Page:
Over its eight episode first season - a second was greenlit almost immediately after the premiere - Barry walks a tightrope tonally. It’s part drama, part satire and part dark comedy. And it juggles genres just as deftly as it switches tones - Barry goes from being a hitman comedy to a farce and from farce to love story, often in the same scene. There are Russian gangsters, Bolivian gangsters and cops trapped in a middle age crisis. There are jealous actresses and trigger happy soldiers. And they all come together because of Barry and his newfound passion in life.

I say this with some disbelief, but after a decade of watching every hitman film (including two actual Hitman films), every Irish dark comedy, and everything set within a 100-mile radius of Belgium, I think Barry might be the closest relative I’ve found to In Bruges - one of my favourite films ever.

Henry Winkler stars as acting coach, Gene Cousineau.
Henry Winkler stars as acting coach, Gene Cousineau.

It is also an odd mashup of movies such as John Cusack’s cult hit Grosse Pointe Blank and something Quentin Tarantino would have made. It’s certainly cast like a Tarantino movie - precise and inspired. Not a single actor feels out of place, which is a rather important requirement for a show that spends a significant amount of time prancing about on stage, in one of the hundreds of those LA acting schools that promise their students a future in which they’d be hobnobbing with Brad Pitt and Will Smith.

But two performances stand out - Winkler’s and Hader’s. Henry Winkler isn’t a stranger to characters such as this - Gene Cousineau is like an inbred lovechild of his Barry Zuckerkorn from Arrested Development and Dr Saperstein from Parks & Recreation, good natured and goofy, naturally charming but slightly numbskulled.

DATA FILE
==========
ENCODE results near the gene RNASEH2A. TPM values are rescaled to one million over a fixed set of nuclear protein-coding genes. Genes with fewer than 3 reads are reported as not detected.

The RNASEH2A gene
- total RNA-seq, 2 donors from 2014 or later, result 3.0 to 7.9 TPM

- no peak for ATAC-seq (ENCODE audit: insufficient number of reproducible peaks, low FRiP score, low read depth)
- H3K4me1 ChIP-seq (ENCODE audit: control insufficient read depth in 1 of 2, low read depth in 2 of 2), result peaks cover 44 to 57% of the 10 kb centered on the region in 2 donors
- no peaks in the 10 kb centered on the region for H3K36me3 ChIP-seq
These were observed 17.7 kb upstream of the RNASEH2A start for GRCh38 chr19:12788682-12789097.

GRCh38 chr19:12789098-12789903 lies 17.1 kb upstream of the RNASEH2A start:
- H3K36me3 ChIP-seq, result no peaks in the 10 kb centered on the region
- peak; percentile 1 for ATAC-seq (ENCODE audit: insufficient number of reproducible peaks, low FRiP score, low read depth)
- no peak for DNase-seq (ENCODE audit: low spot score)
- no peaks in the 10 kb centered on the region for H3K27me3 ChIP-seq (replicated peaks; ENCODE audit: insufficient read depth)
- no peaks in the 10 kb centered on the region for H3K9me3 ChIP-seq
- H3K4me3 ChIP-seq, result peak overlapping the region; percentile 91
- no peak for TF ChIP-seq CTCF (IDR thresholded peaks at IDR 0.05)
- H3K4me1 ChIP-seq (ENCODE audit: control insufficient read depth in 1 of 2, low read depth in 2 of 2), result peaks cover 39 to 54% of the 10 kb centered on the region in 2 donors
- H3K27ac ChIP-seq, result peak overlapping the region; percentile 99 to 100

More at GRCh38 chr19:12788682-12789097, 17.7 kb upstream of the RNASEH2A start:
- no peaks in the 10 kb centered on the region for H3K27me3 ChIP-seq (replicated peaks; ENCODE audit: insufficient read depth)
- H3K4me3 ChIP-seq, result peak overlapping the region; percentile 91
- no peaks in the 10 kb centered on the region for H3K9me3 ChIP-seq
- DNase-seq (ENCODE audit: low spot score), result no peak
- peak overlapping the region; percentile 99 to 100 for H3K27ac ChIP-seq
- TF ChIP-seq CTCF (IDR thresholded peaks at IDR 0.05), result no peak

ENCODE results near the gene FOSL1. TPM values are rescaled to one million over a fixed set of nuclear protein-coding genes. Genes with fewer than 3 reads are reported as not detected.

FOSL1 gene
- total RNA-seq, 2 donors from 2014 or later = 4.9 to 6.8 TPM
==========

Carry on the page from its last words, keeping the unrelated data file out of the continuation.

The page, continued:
Bill Hader has added another all-time great character to his resume.
Bill Hader has added another all-time great character to his resume.

But it’s Hader’s central performance that’s more stunning than anything else - he plays Barry with just the right amount of male naïveté so as not to fall into the same existential traps of previous hitman films, or PTSD performances for that matter. There is an innocent confusion to Barry, he just can’t seem to grasp civilian life - especially after grappling with life and death decisions on a daily basis. He’s forgotten what genuine emotion feels like, and tragically misreads signals from a girl in his acting class like some sort of murderous Pee Wee Herman/Mr Bean person.

And if her remarkable performance wasn’t enough, in a sort of mirror to what Donald Glover is doing over at Atlanta, Hader also wrote and directed several episodes. A couple of the best ones, however, were helmed by Hiro Murai - Glover’s directing partner on Atlanta, and the unheralded genius behind his This is America video.

Barry is one of the finest new comedy series of the year, and along with Crashing, Veep, High Maintenance and Silicon Valley, continues HBO’s stronghold on the half-hour format, despite Netflix and other streaming services’ barrage of content. It’s available on Hotstar, so, like, what are you waiting for?

Watch the Barry trailer here

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The author tweets @RohanNaahar